Are leveraged buyouts on the rise? The short answer is yes.
More than eight out of every 10 leveraged buyouts (LBO) that happened in post-liberalization India took place after 2007, shows an analysis of Thomson Reuters data. Of the 83 such completed deals since 1991, 68 have happened after 2007.
The latest of these was when washing powder maker Nirma Ltd announced its purchase of Lafarge India Pvt. Ltd’s cement assets earlier in the week. Nirma will raise around Rs.4,000 crore in debt for its purchase through a bond issuance which will be financed by Lafarge’s cash flows.
An LBO is a deal which is mostly financed by debt. The acquiring company finances the debt by using the target company’s assets or cash flows.
Thomson Reuters defines an LBO as one where an investor or firm offers to acquire a company, taking on an extraordinary amount of debt, with plans to repay it with funds generated from the company or with revenue earned by selling off the newly acquired company’s assets. Only completed deals were considered for the analysis. The data does not split between domestically-funded LBOs and dollar-funded LBOs.
Interestingly, the trend of more LBOs in the post-2007 phase is not restricted to India. A similar trend is seen across other emerging markets as well. Major emerging markets like Brazil, Russia and China all saw a significant chunk of their LBOs happen in 2007 or later. The figures are 83% for Brazil, 81% for Russia and 75% for China; compared to 82% for India. Although deal values are not always made public, an examination of trends in disclosed deal values also show an upward spike in this period.
This is even as global LBO volume has been on the decline. The rolling three-year average annual deal value for global LBOs was $152.87 billion in 2006, according to Bloomberg data. This is down to $81.86 billion in 2015. The rolling average number of deals also fell from 100 to 59 in the same period.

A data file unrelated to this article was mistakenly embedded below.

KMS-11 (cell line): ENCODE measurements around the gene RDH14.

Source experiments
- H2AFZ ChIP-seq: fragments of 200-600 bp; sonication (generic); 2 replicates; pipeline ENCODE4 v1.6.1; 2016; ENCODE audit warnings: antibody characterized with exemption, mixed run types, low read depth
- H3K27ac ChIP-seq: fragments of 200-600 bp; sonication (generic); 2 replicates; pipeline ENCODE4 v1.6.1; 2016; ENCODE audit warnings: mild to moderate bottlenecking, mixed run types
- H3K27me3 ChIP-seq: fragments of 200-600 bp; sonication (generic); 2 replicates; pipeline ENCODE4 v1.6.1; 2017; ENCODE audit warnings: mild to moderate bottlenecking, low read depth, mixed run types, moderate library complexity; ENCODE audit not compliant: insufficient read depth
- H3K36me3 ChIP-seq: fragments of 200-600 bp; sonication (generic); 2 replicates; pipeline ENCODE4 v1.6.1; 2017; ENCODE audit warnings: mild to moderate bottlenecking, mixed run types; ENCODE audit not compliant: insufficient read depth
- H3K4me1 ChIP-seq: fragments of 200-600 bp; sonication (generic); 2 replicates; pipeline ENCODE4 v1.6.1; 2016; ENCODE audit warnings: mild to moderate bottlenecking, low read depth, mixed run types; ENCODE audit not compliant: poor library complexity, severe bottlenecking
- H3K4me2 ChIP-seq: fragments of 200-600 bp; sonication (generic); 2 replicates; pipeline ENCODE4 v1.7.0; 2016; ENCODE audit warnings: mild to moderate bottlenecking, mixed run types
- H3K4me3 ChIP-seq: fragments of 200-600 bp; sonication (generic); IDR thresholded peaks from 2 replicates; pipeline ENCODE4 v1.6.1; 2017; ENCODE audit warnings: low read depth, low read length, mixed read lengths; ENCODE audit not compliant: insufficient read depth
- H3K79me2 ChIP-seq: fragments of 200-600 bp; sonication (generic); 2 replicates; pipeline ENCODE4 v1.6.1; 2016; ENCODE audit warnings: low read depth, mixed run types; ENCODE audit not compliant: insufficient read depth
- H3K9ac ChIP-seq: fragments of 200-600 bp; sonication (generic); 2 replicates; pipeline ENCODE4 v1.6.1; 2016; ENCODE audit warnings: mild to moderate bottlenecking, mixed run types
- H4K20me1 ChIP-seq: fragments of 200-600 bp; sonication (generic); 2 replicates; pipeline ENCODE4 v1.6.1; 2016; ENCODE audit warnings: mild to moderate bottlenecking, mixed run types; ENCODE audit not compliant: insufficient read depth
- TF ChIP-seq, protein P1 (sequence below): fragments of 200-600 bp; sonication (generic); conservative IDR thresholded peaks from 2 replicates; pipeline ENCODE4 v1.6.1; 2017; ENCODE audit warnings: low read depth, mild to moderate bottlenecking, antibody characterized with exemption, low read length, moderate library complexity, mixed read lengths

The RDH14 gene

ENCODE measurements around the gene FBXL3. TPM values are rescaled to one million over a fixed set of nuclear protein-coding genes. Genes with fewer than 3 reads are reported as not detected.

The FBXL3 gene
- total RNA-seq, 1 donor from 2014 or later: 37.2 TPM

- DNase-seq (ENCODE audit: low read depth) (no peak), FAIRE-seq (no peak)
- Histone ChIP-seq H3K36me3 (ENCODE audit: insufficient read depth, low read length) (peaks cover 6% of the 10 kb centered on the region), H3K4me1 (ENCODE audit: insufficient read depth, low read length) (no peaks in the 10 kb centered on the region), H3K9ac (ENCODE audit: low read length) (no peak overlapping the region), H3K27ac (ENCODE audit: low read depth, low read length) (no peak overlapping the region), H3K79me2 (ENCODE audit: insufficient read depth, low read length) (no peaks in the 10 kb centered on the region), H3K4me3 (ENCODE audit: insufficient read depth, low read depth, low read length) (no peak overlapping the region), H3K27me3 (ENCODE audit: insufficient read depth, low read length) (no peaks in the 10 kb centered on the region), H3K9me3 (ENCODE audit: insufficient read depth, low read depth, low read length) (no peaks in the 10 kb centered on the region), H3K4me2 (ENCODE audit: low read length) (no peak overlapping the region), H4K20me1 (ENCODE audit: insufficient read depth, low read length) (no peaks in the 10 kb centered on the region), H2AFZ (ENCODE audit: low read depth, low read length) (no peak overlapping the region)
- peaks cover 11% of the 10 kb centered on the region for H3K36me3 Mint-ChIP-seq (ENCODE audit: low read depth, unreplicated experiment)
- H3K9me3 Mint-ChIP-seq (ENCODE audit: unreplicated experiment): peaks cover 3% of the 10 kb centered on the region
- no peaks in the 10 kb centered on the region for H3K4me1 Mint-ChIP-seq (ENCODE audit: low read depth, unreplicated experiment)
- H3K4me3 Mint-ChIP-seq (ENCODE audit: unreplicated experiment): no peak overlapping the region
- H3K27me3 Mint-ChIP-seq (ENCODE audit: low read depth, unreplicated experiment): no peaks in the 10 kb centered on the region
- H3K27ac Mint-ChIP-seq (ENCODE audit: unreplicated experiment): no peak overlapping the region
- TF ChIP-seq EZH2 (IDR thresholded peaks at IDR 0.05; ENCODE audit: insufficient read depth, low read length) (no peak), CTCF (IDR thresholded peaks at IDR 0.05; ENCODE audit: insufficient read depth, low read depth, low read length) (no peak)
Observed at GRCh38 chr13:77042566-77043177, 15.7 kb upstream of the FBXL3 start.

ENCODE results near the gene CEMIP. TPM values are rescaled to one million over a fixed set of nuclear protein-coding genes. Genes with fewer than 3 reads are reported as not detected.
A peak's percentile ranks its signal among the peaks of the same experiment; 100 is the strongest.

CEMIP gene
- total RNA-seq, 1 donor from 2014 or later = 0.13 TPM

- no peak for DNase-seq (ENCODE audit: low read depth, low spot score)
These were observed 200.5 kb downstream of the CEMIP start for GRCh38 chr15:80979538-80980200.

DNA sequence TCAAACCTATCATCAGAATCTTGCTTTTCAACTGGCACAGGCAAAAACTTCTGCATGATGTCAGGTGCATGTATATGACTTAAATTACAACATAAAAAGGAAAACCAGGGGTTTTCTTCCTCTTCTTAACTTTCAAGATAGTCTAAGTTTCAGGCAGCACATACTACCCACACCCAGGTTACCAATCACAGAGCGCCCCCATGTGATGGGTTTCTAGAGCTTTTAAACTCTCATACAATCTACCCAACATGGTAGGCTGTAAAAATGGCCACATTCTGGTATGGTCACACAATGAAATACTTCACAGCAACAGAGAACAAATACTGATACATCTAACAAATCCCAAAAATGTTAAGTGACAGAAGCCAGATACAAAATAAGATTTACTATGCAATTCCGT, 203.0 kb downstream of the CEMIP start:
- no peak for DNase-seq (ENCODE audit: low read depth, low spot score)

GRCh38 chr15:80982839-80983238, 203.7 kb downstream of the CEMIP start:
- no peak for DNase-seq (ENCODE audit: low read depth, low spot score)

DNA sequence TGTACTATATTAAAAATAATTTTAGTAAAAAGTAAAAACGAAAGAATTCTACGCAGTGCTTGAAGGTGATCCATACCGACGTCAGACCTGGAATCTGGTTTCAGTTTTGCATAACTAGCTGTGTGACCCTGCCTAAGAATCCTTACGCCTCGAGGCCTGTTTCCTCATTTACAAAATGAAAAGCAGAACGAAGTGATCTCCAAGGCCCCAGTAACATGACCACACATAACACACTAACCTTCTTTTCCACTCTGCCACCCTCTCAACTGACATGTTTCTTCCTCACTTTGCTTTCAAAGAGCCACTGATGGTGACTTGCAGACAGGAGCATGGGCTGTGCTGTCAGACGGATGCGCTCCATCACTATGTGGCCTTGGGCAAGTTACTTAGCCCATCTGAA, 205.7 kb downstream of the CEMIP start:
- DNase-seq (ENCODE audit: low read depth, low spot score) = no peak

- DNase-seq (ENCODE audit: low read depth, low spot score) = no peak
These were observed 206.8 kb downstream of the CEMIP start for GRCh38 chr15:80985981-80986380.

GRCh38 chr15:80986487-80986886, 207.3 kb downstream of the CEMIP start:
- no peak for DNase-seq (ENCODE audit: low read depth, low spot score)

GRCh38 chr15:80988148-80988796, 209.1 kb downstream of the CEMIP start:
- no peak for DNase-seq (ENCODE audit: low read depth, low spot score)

What explains all this? The US economy entered a recession in 2007, with global volatility peaking in 2008 and 2009. Lower interest rates and easy liquidity conditions became the norm afterwards. The low-interest-rates regime established itself even as emerging economies began to do relatively better than advanced ones.
The International Monetary Fund (IMF) noted in its January 2016 World Economic Outlook that emerging markets and developing economies accounted for 70% of global growth. A possible reason for increase in emerging market LBOs could be cheap money chasing economies which were doing relatively well.
To be sure, not all emerging economies are performing well now. While commodity exporters like Brazil and Russia are facing a slowdown, India has maintained its high-growth trajectory, something which was also noted by the IMF report.
There is reason to believe that unless economic recovery takes off in advanced economies, the spurt in LBOs in emerging markets will continue.
Financial (rather than strategic) investors are likely to help. Mehul Savla, partner at RippleWave Equity, said that the rise in LBOs is largely driven by private equity or buyout funds. Such funds often look to buy a majority stake in entire companies when they are seen to be trading below their intrinsic value. Then they may monetize some of the assets for a profit. An opportunity is now seen for any fund which wants to buy into the emerging market story.
“There is a lot of liquidity, and they would want to lock into great financing terms with interest rates low or negative in many developed nations,” he said.
The World Bank’s June 2016 Global Economic Prospects Report noted that interest rate regimes are not tightening just yet.
“With increasing downside risks to growth, and inflation persistently below target, the European Central Bank (ECB) and Bank of Japan are pursuing further policy accommodation, while the US Federal Reserve will normalize policy interest rates more slowly than expected in January,” it said.
Lower interest rates make it easier to fund such transactions.
Nirma probably won’t be the last LBO.